Publisher: Nintendo (1996)
This much-anticipated early N64 title was delayed several times before finally being released to a lukewarm reception. It's not a bad
game, but doesn't fare well at all when compared to the Playstation's Ridge Racer (1995). In the spirit of Outrun, Cruis'n USA is strictly an arcade racer, with invisible "walls" that keep you on track, cars that bounce off each other like rubber, and the ability to recover from crashes almost instantly. Ten scenic tracks are strung together from San Francisco to Washington DC, and along the way you'll visit Beverly Hills, the Grand Canyon, cornfields in Iowa, and the city of Chicago. Each section has its own flavor, and I enjoyed the varied locations. Yes, there are "pop-up" issues, but it's only severe in the two-player split-screen mode. Cruis'n USA's racing action is fast and exciting as you jockey with competitors and swerve out of the way of oncoming traffic. Pile-ups are common, and even the CPU-controlled cars can have head-on collisions. At its best, Cruis'n USA feels like an early version of Burnout
(GameCube, 2002), but at its worst, it feels shallow and sloppy. The steering controls are twitchy, the physics is crazy, and the collision detection is hit-or-miss. Or maybe I should say "miss-or-miss". At one point I drove through
a whole row of redwood trees - something I hardly ever do in real life. Waiting for you at the various finish lines are some very hot but pixelated bikini babes (and a few shirtless dorks). The first thing you should do when playing Cruis'n USA is reconfigure the controls, because the default settings (Z to accelerate) are awkward at best. I also find it odd how the manual unfolds like a big poster. Was Nintendo trying to save money on staples? The game's soundtrack has been maligned in the past, but I don't mind it at all. The tunes have an understated quality, and the guitar-plucking "Deadwood Ride" is rather catchy. Cruis'n USA may not have lived up to expectations, but if you take it for what it is, you'll find this arcade racer to be quite an enjoyable trip. © Copyright 2006 The Video Game Critic.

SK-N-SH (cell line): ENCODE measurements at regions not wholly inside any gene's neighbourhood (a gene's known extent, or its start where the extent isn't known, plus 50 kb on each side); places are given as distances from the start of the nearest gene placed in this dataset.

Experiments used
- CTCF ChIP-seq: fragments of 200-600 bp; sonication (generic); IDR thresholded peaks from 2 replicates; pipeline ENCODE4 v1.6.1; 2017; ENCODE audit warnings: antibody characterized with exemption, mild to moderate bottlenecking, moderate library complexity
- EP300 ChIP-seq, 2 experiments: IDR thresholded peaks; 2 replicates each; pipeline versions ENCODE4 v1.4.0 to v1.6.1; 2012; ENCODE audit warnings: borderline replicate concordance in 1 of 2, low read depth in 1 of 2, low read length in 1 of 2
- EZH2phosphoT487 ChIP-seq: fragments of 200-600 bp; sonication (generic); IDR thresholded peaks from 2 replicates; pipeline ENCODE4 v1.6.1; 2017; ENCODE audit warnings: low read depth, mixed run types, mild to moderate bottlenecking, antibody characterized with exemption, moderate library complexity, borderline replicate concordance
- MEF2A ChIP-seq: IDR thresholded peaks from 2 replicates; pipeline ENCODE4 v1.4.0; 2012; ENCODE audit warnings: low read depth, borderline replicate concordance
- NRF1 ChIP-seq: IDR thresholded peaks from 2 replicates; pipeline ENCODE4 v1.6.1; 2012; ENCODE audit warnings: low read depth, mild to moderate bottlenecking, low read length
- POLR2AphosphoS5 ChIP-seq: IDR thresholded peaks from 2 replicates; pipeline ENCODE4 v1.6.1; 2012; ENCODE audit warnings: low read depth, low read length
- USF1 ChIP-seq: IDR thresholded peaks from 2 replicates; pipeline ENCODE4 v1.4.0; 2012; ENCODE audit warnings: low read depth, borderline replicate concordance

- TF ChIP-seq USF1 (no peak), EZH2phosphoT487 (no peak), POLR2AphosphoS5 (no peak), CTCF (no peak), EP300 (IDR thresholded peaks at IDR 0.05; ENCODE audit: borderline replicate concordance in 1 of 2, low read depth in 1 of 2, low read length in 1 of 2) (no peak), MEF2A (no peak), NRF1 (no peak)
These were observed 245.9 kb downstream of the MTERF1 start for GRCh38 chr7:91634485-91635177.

Publisher: Nintendo (1998)
This sequel to Cruis'n USA provides an exciting new set of tracks spanning the globe, including Hawaii, Japan, New York, Germany, Mexico, Egypt, and Moscow. New features include alternate routes, rumble pack support, turbo boost, and a four-player split-screen mode. Cruis'n World's controls feel more natural than its predecessor, with a default control scheme that actually makes sense. CPU opponents are far more aggressive this time around, attempting to bump you off the road at every opportunity. Like Cruis'n USA, the collision detection is erratic. The new tracks are colorful and attractive, but not as fantastic as I expected. Highlights include speeding through glass underwater tunnels in Hawaii, driving inside Egyptian pyramids, and careening along the Great Wall of China. Some tracks are surprisingly dull however. New York is a generic highway, Australia is a barren desert, and Kenya offers little more than dirt roads with occasional wildlife. The four-player split-screen mode is plagued by slowness and limited visibility, but at least the frame-rate remains smooth. If you enjoyed Cruis'n USA, this sequel is definitely worth your while. It's probably the best of the Cruis'n games for the Nintendo 64. © Copyright 2006 The Video Game Critic.